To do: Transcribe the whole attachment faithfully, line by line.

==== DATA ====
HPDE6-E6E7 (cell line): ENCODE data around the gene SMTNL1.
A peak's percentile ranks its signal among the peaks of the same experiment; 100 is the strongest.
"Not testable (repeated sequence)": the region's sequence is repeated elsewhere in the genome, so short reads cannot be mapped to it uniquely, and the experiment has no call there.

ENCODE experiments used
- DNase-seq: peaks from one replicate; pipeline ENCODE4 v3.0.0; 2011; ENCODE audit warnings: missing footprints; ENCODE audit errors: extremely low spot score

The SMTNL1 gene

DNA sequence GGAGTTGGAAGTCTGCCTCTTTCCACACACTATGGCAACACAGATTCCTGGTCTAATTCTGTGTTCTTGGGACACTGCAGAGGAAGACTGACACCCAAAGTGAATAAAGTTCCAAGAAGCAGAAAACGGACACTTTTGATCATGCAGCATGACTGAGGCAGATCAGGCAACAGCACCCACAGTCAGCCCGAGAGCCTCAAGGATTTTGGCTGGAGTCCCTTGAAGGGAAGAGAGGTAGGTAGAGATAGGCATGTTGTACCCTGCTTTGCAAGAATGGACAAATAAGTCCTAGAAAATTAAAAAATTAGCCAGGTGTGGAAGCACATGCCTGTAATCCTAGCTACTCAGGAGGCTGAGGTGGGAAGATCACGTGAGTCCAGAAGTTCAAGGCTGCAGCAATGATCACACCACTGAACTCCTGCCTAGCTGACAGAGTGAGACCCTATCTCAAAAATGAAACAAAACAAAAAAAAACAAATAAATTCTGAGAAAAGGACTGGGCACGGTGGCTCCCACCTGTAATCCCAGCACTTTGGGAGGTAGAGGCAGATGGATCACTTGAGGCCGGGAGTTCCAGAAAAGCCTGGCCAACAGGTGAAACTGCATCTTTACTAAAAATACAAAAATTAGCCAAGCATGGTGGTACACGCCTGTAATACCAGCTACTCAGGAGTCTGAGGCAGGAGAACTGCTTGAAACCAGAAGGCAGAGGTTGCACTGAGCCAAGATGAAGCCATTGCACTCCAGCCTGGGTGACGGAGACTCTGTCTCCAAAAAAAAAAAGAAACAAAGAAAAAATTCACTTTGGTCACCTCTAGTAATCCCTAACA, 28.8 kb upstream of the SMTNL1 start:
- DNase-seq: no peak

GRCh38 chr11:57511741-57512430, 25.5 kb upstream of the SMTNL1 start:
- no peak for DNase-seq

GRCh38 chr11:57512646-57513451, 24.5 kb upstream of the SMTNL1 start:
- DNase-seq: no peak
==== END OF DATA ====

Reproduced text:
HPDE6-E6E7 (cell line): ENCODE data around the gene SMTNL1.
A peak's percentile ranks its signal among the peaks of the same experiment; 100 is the strongest.
"Not testable (repeated sequence)": the region's sequence is repeated elsewhere in the genome, so short reads cannot be mapped to it uniquely, and the experiment has no call there.

ENCODE experiments used
- DNase-seq: peaks from one replicate; pipeline ENCODE4 v3.0.0; 2011; ENCODE audit warnings: missing footprints; ENCODE audit errors: extremely low spot score

The SMTNL1 gene

DNA sequence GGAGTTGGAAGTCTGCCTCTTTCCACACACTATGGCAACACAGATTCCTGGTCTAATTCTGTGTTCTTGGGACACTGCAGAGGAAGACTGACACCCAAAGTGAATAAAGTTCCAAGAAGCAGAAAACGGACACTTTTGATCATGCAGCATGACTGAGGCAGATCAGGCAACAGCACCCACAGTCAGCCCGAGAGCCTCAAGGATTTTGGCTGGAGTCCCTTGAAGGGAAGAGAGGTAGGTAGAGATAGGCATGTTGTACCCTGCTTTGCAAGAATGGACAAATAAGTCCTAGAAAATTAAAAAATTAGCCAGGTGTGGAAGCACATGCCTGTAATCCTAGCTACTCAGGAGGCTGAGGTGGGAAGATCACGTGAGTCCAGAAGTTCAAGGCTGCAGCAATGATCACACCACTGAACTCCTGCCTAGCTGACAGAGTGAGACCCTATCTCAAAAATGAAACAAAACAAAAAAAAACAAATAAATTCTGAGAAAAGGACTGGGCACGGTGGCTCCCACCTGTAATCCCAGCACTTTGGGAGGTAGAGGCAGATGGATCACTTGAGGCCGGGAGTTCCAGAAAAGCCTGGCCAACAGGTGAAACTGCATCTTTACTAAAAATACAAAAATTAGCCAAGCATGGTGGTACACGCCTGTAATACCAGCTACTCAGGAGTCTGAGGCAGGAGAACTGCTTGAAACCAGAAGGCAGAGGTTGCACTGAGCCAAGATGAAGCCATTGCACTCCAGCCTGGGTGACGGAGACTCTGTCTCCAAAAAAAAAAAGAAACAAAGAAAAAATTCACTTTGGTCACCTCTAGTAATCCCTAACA, 28.8 kb upstream of the SMTNL1 start:
- DNase-seq: no peak

GRCh38 chr11:57511741-57512430, 25.5 kb upstream of the SMTNL1 start:
- no peak for DNase-seq

GRCh38 chr11:57512646-57513451, 24.5 kb upstream of the SMTNL1 start:
- DNase-seq: no peak